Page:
Our neo-colonised, neo-liberals may not see it, but the West has already recognised the intellectual cul-de-sacs that both capitalism and socialism represent. The West is already seeing the need for a third way, and is beginning to trial balloon the label “holism”. A genuine alternative, however, is required–not a mere mix of capitalism and socialism (any serious student of economic history knows there was never a pure laissez faire economy (Victorian Britain with its child labour is considered the closest)). Rather than always playing catch up, isn’t it time to lead? Rather than merely following their way, is it not time to show the way?
Newly-minted Neo-liberal nitwits act as though history and classical Indic economics has nothing to teach us. But why do Westerners still study their classics (whether Plato, Aristotle, Thucydides, or Livy), albeit, at declining rates? It is because there is such a thing as time-tested wisdom. Rather than having lemmings leap after the next “NEW ECONOMY” every 10-15 years, only to have a bubble and crash, it is far better to have people soberly understand economics and the root of wealth itself.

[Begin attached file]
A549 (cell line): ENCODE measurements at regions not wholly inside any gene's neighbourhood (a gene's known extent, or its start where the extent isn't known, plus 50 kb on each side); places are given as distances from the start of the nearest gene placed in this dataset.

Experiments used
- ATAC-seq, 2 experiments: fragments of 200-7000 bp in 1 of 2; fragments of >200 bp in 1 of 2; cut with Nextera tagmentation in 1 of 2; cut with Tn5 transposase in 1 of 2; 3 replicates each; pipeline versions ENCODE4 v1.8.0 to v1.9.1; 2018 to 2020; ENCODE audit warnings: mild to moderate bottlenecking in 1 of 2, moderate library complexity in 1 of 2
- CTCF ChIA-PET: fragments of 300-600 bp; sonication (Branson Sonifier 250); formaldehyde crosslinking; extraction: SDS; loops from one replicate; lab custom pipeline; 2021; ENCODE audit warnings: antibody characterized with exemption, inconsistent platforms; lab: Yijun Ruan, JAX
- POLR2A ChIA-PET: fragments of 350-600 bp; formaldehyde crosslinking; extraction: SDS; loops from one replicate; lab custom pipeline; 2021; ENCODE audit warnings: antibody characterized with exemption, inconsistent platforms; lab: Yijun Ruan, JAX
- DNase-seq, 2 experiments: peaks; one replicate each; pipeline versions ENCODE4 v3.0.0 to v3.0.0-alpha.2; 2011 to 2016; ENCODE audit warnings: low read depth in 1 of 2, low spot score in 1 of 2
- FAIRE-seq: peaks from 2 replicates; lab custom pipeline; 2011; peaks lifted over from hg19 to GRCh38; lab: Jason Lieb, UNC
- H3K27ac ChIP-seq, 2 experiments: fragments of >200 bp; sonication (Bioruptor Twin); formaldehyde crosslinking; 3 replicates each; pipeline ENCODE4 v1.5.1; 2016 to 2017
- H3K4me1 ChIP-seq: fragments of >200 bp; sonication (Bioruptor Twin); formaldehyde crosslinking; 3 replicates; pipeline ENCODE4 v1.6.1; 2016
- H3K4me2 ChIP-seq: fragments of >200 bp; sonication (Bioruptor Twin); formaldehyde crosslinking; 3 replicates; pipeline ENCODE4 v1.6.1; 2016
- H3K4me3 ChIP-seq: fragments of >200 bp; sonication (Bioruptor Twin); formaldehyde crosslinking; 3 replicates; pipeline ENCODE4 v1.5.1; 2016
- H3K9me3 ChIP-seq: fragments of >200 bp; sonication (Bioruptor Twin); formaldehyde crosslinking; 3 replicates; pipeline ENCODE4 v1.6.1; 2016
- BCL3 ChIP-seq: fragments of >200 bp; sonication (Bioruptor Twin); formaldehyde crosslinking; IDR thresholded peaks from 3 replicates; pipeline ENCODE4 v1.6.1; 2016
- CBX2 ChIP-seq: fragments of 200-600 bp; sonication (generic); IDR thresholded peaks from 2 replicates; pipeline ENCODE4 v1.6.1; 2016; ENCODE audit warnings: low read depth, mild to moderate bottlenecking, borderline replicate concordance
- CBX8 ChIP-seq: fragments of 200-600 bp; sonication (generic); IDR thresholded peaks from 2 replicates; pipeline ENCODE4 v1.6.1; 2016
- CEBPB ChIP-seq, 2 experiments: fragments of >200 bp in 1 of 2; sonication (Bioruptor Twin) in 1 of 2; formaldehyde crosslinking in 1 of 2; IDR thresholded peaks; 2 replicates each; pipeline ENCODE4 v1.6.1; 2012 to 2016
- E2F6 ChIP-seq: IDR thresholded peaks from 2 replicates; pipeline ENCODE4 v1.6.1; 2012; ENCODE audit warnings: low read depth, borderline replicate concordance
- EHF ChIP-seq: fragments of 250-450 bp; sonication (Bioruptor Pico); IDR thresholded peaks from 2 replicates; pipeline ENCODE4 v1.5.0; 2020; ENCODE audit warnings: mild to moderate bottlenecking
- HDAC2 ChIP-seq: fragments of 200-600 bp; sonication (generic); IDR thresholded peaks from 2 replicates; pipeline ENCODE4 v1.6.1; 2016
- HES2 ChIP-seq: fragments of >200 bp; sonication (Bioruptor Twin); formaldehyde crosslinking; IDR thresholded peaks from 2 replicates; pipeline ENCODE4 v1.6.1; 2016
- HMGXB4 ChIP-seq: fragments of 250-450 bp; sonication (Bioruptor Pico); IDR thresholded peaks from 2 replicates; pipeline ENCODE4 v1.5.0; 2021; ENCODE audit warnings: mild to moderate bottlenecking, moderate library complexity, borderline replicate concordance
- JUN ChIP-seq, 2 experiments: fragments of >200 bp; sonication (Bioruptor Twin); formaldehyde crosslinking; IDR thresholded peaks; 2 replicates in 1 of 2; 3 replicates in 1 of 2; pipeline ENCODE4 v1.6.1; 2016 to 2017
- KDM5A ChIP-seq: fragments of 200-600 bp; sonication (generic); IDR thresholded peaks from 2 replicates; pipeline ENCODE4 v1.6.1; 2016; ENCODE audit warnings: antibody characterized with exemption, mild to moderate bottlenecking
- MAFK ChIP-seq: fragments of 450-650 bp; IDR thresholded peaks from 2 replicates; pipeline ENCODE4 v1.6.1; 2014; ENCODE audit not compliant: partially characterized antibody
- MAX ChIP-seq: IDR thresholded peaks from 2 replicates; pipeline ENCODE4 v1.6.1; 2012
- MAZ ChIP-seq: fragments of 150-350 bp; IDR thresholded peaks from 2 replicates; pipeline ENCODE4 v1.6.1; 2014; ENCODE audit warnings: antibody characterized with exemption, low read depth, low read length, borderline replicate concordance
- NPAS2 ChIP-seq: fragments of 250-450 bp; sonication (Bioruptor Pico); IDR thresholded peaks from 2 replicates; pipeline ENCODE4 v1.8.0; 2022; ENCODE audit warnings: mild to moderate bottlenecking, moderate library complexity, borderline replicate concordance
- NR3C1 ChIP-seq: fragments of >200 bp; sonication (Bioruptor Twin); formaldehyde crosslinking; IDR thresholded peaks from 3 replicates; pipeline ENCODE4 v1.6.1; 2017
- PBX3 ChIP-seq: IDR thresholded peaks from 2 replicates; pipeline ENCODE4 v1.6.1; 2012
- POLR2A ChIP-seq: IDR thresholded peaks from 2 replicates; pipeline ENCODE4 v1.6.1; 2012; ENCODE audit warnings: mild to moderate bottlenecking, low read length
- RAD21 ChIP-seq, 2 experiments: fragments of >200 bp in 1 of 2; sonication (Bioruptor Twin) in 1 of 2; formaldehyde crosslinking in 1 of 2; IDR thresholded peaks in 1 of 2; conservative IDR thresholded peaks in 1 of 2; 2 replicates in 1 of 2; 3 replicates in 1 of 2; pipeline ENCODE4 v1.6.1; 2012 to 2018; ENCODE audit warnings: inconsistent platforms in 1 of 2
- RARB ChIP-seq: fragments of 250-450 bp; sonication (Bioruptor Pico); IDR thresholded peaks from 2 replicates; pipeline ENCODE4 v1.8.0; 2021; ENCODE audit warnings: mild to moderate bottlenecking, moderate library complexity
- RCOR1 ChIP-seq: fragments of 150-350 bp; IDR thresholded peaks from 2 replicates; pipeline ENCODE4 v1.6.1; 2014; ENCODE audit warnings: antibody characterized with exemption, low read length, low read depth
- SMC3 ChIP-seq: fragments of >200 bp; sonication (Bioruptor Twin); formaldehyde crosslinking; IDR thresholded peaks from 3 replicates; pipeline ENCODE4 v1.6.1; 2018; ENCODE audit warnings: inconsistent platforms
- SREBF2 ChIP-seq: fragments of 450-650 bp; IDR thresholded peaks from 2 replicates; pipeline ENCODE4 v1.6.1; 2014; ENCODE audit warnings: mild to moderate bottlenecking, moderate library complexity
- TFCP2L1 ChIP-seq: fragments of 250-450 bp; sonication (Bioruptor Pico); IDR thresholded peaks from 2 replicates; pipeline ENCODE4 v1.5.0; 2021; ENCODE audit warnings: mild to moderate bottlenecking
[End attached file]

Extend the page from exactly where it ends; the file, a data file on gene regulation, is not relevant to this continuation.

Dharmic Development is driven by culture. Not a culture of handouts (like socialism) and not a culture of cutthroat monopolists (like capitalism), but a culture of responsibility, a culture of duty. What do our beloved libertarians have to say about this? Let the market take care of itself? Is this the path to real wealth?
The Origin of Wealth
A question that has plagued many a society, and in our era of certified debt obligations and dubiously-tranched derivatives, it has become increasingly difficult to define. Is wealth a digitised number on an LCD screen, a piece of fibrous inked paper with a fiat symbol and number, or a certificate from a mercantile exchange? Is the root of wealth found in the arbitrage of currency traders or the casino gambling volatility of day traders? Or is it merely pieces of rare metal? Since according to Adarsh Liberals, wisdom can only come from the West, here is what one famous Westerner had to say: